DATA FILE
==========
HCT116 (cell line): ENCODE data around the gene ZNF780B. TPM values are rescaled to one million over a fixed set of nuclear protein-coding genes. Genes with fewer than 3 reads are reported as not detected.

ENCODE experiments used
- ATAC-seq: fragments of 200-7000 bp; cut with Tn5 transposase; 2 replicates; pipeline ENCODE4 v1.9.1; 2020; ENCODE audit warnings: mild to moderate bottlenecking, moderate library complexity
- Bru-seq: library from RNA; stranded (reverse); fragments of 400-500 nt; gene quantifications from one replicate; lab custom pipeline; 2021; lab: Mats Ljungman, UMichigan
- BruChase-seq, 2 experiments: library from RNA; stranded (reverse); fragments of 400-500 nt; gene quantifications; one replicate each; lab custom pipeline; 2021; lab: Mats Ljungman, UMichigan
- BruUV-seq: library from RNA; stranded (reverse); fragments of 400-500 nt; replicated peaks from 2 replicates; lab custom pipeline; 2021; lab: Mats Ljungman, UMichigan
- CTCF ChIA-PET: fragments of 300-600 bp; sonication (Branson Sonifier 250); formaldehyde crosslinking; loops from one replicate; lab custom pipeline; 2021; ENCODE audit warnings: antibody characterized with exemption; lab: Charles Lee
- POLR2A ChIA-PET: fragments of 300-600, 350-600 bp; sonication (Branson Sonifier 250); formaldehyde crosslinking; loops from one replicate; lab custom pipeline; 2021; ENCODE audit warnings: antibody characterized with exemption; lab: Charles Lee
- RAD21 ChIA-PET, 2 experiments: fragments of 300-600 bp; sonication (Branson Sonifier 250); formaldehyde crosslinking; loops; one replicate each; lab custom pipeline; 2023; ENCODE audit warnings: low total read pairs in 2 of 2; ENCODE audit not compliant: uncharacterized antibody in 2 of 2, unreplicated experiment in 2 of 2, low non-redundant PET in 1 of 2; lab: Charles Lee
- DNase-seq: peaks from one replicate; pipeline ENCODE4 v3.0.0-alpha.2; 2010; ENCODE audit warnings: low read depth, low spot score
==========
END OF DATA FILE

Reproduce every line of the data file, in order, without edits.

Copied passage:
HCT116 (cell line): ENCODE data around the gene ZNF780B. TPM values are rescaled to one million over a fixed set of nuclear protein-coding genes. Genes with fewer than 3 reads are reported as not detected.

ENCODE experiments used
- ATAC-seq: fragments of 200-7000 bp; cut with Tn5 transposase; 2 replicates; pipeline ENCODE4 v1.9.1; 2020; ENCODE audit warnings: mild to moderate bottlenecking, moderate library complexity
- Bru-seq: library from RNA; stranded (reverse); fragments of 400-500 nt; gene quantifications from one replicate; lab custom pipeline; 2021; lab: Mats Ljungman, UMichigan
- BruChase-seq, 2 experiments: library from RNA; stranded (reverse); fragments of 400-500 nt; gene quantifications; one replicate each; lab custom pipeline; 2021; lab: Mats Ljungman, UMichigan
- BruUV-seq: library from RNA; stranded (reverse); fragments of 400-500 nt; replicated peaks from 2 replicates; lab custom pipeline; 2021; lab: Mats Ljungman, UMichigan
- CTCF ChIA-PET: fragments of 300-600 bp; sonication (Branson Sonifier 250); formaldehyde crosslinking; loops from one replicate; lab custom pipeline; 2021; ENCODE audit warnings: antibody characterized with exemption; lab: Charles Lee
- POLR2A ChIA-PET: fragments of 300-600, 350-600 bp; sonication (Branson Sonifier 250); formaldehyde crosslinking; loops from one replicate; lab custom pipeline; 2021; ENCODE audit warnings: antibody characterized with exemption; lab: Charles Lee
- RAD21 ChIA-PET, 2 experiments: fragments of 300-600 bp; sonication (Branson Sonifier 250); formaldehyde crosslinking; loops; one replicate each; lab custom pipeline; 2023; ENCODE audit warnings: low total read pairs in 2 of 2; ENCODE audit not compliant: uncharacterized antibody in 2 of 2, unreplicated experiment in 2 of 2, low non-redundant PET in 1 of 2; lab: Charles Lee
- DNase-seq: peaks from one replicate; pipeline ENCODE4 v3.0.0-alpha.2; 2010; ENCODE audit warnings: low read depth, low spot score